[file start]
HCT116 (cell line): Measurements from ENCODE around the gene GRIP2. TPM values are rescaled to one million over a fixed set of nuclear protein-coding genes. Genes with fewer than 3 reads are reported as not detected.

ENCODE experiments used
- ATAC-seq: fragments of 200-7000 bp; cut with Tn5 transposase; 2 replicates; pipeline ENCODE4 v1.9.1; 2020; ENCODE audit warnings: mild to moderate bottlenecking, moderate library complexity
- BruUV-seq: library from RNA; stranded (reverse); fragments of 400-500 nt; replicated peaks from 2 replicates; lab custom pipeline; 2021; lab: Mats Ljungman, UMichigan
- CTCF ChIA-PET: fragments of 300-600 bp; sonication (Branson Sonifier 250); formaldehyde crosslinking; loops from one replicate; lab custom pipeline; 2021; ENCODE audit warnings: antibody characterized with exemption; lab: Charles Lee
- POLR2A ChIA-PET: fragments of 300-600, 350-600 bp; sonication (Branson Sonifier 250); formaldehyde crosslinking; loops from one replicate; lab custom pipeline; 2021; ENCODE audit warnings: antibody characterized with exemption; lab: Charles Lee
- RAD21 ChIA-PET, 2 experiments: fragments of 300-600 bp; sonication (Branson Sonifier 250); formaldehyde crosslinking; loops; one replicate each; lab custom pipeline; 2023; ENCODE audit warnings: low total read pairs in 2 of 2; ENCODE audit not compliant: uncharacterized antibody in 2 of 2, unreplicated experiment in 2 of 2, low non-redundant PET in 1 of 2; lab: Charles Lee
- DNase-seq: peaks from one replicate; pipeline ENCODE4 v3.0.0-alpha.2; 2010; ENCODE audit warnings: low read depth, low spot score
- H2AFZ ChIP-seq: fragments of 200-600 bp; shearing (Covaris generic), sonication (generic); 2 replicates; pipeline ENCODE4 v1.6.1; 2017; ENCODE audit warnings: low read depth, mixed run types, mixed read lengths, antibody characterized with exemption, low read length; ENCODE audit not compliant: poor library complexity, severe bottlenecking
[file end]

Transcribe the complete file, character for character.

HCT116 (cell line): Measurements from ENCODE around the gene GRIP2. TPM values are rescaled to one million over a fixed set of nuclear protein-coding genes. Genes with fewer than 3 reads are reported as not detected.

ENCODE experiments used
- ATAC-seq: fragments of 200-7000 bp; cut with Tn5 transposase; 2 replicates; pipeline ENCODE4 v1.9.1; 2020; ENCODE audit warnings: mild to moderate bottlenecking, moderate library complexity
- BruUV-seq: library from RNA; stranded (reverse); fragments of 400-500 nt; replicated peaks from 2 replicates; lab custom pipeline; 2021; lab: Mats Ljungman, UMichigan
- CTCF ChIA-PET: fragments of 300-600 bp; sonication (Branson Sonifier 250); formaldehyde crosslinking; loops from one replicate; lab custom pipeline; 2021; ENCODE audit warnings: antibody characterized with exemption; lab: Charles Lee
- POLR2A ChIA-PET: fragments of 300-600, 350-600 bp; sonication (Branson Sonifier 250); formaldehyde crosslinking; loops from one replicate; lab custom pipeline; 2021; ENCODE audit warnings: antibody characterized with exemption; lab: Charles Lee
- RAD21 ChIA-PET, 2 experiments: fragments of 300-600 bp; sonication (Branson Sonifier 250); formaldehyde crosslinking; loops; one replicate each; lab custom pipeline; 2023; ENCODE audit warnings: low total read pairs in 2 of 2; ENCODE audit not compliant: uncharacterized antibody in 2 of 2, unreplicated experiment in 2 of 2, low non-redundant PET in 1 of 2; lab: Charles Lee
- DNase-seq: peaks from one replicate; pipeline ENCODE4 v3.0.0-alpha.2; 2010; ENCODE audit warnings: low read depth, low spot score
- H2AFZ ChIP-seq: fragments of 200-600 bp; shearing (Covaris generic), sonication (generic); 2 replicates; pipeline ENCODE4 v1.6.1; 2017; ENCODE audit warnings: low read depth, mixed run types, mixed read lengths, antibody characterized with exemption, low read length; ENCODE audit not compliant: poor library complexity, severe bottlenecking